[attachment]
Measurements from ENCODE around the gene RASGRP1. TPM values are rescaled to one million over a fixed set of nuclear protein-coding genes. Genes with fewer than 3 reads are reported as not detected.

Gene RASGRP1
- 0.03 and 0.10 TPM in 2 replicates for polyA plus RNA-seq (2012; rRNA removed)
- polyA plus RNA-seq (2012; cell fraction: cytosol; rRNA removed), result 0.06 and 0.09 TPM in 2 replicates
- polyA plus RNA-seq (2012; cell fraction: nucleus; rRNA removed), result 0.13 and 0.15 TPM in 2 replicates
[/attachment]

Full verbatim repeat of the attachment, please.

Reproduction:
Measurements from ENCODE around the gene RASGRP1. TPM values are rescaled to one million over a fixed set of nuclear protein-coding genes. Genes with fewer than 3 reads are reported as not detected.

Gene RASGRP1
- 0.03 and 0.10 TPM in 2 replicates for polyA plus RNA-seq (2012; rRNA removed)
- polyA plus RNA-seq (2012; cell fraction: cytosol; rRNA removed), result 0.06 and 0.09 TPM in 2 replicates
- polyA plus RNA-seq (2012; cell fraction: nucleus; rRNA removed), result 0.13 and 0.15 TPM in 2 replicates